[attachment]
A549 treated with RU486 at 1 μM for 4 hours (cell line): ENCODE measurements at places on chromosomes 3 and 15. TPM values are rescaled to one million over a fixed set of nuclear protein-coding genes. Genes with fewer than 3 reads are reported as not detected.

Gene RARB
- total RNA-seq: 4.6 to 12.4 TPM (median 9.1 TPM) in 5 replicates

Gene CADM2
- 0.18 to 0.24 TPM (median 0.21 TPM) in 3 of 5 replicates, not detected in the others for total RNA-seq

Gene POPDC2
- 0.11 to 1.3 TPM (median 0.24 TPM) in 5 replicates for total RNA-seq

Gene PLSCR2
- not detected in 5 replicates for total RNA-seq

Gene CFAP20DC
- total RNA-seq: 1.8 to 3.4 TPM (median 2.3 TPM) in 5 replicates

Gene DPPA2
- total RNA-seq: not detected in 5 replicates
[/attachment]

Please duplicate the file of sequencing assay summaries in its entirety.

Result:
A549 treated with RU486 at 1 μM for 4 hours (cell line): ENCODE measurements at places on chromosomes 3 and 15. TPM values are rescaled to one million over a fixed set of nuclear protein-coding genes. Genes with fewer than 3 reads are reported as not detected.

Gene RARB
- total RNA-seq: 4.6 to 12.4 TPM (median 9.1 TPM) in 5 replicates

Gene CADM2
- 0.18 to 0.24 TPM (median 0.21 TPM) in 3 of 5 replicates, not detected in the others for total RNA-seq

Gene POPDC2
- 0.11 to 1.3 TPM (median 0.24 TPM) in 5 replicates for total RNA-seq

Gene PLSCR2
- not detected in 5 replicates for total RNA-seq

Gene CFAP20DC
- total RNA-seq: 1.8 to 3.4 TPM (median 2.3 TPM) in 5 replicates

Gene DPPA2
- total RNA-seq: not detected in 5 replicates